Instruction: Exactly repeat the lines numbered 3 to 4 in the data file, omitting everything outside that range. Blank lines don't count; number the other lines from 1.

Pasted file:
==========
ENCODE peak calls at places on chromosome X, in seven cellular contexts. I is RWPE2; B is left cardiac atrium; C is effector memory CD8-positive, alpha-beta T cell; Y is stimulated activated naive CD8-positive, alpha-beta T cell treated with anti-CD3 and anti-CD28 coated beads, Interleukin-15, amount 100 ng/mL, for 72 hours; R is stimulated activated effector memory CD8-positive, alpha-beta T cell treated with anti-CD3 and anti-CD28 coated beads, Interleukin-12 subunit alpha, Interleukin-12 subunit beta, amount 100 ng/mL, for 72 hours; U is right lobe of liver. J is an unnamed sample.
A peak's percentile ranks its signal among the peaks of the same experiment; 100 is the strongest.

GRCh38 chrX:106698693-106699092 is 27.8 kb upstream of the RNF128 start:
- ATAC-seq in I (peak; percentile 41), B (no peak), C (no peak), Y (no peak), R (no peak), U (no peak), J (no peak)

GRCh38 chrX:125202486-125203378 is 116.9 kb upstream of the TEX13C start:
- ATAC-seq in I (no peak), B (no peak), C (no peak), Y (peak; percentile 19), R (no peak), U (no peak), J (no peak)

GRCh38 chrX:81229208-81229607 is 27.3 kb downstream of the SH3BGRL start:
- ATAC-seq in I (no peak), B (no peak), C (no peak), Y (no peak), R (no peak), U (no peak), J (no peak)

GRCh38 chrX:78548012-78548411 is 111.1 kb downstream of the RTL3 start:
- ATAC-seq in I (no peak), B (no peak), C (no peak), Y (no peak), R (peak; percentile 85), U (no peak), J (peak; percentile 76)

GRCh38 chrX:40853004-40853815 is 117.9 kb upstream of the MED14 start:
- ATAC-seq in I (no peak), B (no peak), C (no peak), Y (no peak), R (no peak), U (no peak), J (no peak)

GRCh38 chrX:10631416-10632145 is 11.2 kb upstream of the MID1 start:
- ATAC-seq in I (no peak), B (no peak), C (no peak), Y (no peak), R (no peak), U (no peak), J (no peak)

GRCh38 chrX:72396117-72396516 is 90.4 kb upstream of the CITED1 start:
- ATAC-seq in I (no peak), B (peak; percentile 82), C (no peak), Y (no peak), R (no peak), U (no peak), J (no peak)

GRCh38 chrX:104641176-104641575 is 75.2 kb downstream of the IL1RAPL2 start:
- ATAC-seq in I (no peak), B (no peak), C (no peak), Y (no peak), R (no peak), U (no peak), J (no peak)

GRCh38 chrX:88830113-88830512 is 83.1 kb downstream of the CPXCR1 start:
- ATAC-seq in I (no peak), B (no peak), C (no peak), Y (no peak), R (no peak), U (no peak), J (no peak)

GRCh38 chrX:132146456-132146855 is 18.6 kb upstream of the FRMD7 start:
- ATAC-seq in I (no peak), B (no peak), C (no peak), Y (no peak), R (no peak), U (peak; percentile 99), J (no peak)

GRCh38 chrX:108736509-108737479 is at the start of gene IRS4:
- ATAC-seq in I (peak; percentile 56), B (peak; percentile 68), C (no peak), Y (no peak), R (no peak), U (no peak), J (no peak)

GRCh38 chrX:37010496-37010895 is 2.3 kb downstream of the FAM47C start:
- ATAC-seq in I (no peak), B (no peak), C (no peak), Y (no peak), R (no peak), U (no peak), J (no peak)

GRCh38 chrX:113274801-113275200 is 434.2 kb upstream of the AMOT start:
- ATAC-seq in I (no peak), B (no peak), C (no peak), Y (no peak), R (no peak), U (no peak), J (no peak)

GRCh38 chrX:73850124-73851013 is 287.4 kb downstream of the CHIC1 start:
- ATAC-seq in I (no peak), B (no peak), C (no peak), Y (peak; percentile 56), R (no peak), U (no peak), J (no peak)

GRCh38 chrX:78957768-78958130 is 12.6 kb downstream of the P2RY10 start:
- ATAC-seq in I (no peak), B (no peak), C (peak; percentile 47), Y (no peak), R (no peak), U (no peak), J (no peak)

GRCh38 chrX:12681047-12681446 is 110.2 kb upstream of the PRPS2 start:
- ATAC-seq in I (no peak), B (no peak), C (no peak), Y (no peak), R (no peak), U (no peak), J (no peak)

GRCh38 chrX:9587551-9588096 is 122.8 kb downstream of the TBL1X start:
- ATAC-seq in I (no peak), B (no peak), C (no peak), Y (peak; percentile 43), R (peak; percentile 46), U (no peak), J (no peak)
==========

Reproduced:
GRCh38 chrX:106698693-106699092 is 27.8 kb upstream of the RNF128 start:
- ATAC-seq in I (peak; percentile 41), B (no peak), C (no peak), Y (no peak), R (no peak), U (no peak), J (no peak)